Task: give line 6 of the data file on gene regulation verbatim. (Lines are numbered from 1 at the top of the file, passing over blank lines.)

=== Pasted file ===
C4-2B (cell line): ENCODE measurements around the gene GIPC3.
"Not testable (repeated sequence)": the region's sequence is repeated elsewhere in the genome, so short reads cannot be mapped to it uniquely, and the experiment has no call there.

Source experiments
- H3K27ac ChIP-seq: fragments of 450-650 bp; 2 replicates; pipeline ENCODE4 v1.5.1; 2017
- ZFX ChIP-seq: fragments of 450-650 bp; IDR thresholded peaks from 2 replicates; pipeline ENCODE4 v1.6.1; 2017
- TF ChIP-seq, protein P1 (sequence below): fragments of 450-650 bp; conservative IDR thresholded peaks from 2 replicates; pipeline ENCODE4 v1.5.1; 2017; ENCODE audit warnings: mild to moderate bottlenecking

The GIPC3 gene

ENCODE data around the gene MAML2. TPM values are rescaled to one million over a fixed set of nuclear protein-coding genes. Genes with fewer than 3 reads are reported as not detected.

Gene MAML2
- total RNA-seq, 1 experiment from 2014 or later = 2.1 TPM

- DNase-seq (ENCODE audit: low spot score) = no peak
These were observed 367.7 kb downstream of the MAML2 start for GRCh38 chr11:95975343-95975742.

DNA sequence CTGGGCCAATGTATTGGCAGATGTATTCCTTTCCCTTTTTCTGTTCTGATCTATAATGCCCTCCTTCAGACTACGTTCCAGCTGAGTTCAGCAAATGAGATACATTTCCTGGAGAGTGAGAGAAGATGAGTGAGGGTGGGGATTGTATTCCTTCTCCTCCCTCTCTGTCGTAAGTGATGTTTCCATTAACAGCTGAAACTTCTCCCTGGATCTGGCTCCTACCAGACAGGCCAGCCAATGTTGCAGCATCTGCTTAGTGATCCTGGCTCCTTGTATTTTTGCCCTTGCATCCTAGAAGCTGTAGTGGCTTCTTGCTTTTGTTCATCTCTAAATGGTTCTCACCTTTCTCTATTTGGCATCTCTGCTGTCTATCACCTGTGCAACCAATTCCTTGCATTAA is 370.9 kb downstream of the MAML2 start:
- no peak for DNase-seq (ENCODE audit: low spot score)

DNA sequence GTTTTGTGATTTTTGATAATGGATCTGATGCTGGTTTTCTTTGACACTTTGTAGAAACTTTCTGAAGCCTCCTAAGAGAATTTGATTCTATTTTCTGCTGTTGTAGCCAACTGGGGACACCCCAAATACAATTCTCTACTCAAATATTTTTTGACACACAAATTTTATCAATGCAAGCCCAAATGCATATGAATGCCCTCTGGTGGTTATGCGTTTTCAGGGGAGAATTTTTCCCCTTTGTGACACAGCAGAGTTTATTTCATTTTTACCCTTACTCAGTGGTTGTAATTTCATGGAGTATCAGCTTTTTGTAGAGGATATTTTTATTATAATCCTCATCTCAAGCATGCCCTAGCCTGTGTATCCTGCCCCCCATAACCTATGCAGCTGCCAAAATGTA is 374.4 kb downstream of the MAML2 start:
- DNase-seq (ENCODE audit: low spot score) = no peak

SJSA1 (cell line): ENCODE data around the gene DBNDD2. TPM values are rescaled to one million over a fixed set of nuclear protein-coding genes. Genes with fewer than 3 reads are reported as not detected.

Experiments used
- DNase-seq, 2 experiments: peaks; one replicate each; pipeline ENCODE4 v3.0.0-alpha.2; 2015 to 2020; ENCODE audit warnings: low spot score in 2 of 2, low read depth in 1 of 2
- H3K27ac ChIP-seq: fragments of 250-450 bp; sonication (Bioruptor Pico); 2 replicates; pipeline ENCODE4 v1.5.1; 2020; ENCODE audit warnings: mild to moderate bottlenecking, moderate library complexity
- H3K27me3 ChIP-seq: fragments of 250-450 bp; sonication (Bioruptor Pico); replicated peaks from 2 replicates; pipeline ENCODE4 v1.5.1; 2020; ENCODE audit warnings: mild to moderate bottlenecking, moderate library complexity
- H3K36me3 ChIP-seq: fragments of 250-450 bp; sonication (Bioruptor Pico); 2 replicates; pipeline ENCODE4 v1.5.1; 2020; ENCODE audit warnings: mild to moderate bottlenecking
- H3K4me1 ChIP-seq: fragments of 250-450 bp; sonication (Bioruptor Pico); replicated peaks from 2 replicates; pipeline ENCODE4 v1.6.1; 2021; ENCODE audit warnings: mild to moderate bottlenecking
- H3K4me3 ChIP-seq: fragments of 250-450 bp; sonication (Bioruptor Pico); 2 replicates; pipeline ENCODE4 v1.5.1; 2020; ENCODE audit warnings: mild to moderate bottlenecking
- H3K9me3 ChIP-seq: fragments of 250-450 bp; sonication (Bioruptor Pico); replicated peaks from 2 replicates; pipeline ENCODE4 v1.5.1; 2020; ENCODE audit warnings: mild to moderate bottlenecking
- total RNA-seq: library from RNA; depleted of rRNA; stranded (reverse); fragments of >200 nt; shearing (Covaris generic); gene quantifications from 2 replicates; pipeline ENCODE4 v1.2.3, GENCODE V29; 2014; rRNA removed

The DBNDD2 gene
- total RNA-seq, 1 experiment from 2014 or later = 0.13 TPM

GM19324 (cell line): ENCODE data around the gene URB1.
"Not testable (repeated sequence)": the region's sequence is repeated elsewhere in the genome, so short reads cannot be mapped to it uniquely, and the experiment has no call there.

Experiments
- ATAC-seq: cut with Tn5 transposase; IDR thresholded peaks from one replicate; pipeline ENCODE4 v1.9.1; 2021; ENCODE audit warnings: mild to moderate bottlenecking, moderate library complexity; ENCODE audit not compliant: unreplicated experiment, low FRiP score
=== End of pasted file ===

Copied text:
- TF ChIP-seq, protein P1 (sequence below): fragments of 450-650 bp; conservative IDR thresholded peaks from 2 replicates; pipeline ENCODE4 v1.5.1; 2017; ENCODE audit warnings: mild to moderate bottlenecking